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All You Need to Know About the US-China Solar Trade Dispute
Feb26

All You Need to Know About the US-China Solar Trade Dispute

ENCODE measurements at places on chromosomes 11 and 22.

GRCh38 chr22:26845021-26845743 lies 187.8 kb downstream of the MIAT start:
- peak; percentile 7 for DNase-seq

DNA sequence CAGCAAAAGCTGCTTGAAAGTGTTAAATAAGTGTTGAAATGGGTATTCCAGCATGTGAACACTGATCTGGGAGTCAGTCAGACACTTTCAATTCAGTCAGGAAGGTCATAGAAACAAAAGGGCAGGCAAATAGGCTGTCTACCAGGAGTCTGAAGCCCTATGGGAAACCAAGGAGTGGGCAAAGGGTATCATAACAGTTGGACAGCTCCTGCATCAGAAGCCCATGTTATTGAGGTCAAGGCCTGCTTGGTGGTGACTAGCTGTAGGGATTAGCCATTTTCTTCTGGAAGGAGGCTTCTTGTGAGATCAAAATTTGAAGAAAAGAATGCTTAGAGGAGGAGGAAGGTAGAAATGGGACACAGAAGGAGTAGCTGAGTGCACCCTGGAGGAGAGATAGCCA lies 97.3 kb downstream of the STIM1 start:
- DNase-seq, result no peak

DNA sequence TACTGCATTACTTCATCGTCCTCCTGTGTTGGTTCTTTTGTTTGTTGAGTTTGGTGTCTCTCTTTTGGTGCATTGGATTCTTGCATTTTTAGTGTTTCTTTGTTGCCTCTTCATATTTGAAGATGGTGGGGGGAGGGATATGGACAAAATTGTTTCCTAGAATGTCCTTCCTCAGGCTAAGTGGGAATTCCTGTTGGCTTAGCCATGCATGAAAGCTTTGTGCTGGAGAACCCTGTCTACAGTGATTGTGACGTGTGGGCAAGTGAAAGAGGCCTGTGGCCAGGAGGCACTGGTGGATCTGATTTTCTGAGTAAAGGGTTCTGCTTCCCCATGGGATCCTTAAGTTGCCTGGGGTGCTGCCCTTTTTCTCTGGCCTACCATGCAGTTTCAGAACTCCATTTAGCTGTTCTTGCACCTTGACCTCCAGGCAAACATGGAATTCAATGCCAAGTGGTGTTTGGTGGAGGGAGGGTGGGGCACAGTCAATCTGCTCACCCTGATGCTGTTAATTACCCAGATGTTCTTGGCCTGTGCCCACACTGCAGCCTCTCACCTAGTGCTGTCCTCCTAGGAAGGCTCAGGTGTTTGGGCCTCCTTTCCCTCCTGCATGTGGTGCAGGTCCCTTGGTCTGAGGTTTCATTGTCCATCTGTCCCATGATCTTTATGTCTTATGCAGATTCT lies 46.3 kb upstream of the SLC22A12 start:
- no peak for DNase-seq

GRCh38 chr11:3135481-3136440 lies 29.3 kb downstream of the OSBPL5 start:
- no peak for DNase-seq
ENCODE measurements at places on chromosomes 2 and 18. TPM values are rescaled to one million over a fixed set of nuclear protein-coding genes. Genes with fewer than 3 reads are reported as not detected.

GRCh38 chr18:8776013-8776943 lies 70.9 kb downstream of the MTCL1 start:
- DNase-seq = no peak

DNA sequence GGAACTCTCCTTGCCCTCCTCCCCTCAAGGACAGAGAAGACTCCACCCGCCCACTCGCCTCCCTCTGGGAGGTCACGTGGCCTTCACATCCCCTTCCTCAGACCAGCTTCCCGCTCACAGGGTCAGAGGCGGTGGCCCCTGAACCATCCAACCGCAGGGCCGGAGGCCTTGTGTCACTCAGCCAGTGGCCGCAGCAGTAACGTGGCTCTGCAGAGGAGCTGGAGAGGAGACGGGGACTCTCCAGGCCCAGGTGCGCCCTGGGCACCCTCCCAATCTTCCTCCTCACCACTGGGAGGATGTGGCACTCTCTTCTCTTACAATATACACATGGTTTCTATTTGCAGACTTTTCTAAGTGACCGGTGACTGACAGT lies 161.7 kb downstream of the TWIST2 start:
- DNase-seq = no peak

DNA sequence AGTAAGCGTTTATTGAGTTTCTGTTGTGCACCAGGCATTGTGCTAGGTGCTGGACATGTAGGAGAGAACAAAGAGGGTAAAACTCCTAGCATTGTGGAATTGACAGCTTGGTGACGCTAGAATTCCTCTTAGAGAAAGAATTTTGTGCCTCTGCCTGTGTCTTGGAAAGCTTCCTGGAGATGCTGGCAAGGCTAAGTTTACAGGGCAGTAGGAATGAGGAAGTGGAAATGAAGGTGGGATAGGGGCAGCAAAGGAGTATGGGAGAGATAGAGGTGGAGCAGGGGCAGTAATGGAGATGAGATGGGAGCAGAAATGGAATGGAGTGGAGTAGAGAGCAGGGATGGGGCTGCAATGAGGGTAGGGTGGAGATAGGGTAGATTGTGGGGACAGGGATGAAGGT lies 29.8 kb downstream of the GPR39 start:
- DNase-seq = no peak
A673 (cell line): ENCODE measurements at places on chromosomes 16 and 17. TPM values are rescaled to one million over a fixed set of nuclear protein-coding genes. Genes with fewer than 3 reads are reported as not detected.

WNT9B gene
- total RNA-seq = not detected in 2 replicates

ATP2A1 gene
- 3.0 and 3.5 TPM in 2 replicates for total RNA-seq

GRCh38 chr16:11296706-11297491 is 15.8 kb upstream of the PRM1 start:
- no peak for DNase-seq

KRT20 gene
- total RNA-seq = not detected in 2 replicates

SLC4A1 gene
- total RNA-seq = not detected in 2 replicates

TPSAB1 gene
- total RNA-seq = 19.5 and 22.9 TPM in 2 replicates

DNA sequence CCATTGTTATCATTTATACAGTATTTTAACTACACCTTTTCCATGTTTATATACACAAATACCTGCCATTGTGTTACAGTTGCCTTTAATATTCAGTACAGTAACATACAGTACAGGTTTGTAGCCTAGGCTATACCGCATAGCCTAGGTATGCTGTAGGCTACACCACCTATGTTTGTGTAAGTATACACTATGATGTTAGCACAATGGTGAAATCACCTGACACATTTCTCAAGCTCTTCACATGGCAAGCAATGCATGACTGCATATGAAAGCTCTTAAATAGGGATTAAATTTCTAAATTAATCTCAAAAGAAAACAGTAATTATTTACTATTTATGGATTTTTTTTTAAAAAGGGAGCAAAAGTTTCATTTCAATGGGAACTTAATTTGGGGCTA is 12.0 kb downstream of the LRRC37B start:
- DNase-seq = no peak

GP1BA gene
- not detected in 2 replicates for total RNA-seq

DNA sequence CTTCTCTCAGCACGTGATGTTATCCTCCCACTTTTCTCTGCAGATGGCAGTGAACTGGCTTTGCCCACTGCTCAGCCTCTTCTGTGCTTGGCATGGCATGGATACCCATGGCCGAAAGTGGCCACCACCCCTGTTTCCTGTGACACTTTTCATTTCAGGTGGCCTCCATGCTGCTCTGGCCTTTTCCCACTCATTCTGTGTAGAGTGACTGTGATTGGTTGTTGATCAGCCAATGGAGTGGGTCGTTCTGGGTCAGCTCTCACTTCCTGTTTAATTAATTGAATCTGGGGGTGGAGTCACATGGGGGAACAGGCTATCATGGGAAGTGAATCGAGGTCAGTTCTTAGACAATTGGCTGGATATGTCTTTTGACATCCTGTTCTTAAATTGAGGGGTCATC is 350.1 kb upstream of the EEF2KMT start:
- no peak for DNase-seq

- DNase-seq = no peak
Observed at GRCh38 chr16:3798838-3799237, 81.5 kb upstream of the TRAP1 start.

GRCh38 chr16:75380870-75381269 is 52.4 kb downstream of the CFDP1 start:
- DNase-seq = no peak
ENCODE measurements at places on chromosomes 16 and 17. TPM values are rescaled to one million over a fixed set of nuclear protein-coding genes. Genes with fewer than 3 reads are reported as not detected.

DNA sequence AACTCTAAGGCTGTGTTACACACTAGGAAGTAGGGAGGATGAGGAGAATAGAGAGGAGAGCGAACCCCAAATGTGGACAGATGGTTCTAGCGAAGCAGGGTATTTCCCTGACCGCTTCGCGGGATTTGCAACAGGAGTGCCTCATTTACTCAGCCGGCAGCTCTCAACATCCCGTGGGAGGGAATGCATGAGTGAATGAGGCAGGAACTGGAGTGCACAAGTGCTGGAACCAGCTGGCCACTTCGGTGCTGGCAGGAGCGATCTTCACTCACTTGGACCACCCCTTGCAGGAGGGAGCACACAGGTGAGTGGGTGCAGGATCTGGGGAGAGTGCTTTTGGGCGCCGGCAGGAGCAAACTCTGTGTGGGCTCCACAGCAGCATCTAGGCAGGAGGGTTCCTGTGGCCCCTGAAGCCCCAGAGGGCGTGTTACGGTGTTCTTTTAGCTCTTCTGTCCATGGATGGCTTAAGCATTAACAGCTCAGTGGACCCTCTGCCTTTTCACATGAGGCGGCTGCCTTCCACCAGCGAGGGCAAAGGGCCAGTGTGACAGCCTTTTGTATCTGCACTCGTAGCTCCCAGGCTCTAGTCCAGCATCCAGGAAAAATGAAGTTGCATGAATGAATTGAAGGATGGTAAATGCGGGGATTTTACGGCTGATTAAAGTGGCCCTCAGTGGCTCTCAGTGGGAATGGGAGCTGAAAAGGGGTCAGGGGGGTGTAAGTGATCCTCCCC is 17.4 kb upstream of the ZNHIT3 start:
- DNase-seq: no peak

Update 3/14/14: The solar trade case preliminary decision has been moved from March 28th to June 2nd. The trade commission says it’s due to “parties involved are cooperating, and investigation is complicated.” Perhaps this will give the parties more time for a settlement. In case you missed it, the International Trade Commission (ITC) has agreed to consider adding (more) restrictive tariffs to imported Chinese solar panels. Why this is happening, who’s behind the dispute, and what will happen to solar panel prices and installation costs if the suit moves forward are complicated questions—but important ones for both installers and consumers. With that in mind, here’s a basic rundown of all you need to know about the most recent Chinese-US Solar Trade Case and how it might affect installers and consumers. How the U.S.-China Solar Trade Dispute Got Started It all started in October 2011 when SolarWorld—a German company that also manufactures panels in the U.S.— filed an unfair trade complaint with the ITC. The U.S. division of SolarWorld claimed that China was unfairly subsidizing its solar panel companies, enabling Chinese companies to dump solar panels on the U.S. market at below cost prices, thus forcing SolarWorld to drop its prices and shut down U.S. factories. Although SolarWorld lost U.S. manufacturing jobs, many U.S. solar installers opposed SolarWorld’s action, arguing that inexpensive solar panels helped to lower installation costs and spur growth, creating even more U.S. installation jobs. Nevertheless, SolarWorld won their case in 2012, and the ITC imposed 31% tariffs on imported Chinese solar cells, the main component that makes up a solar panel. As a result, many small Chinese solar companies dropped out of the U.S. market, but the big solar players, such as Yingli Solar and Trina Solar found a loophole. How the Trade Dispute is Continuing Today Due to the 31% tariff on just solar cells, the Chinese companies began to manufacture cells in other countries, mainly Taiwan. They then imported the cells back to China where they were assembled into solar panels for export, technically avoiding the tariff causing a 31% increase in their solar panel prices. However, SolarWorld saw the loophole and recently filed another complaint with the ITC, claiming that the Chinese were still dumping and subsidizing below-cost Chinese solar panels on the U.S. market by using Taiwan-based solar cells.  A decision on the case has yet to be made, but is expected by early summer. Who’s Currently Affected by the Solar Trade Dispute? If you’re an installer, DIY solar enthusiast, or a consumer, the trade dispute probably hasn’t affected you at all—so far—thanks to the Taiwan work-around. Solar panel prices have stayed...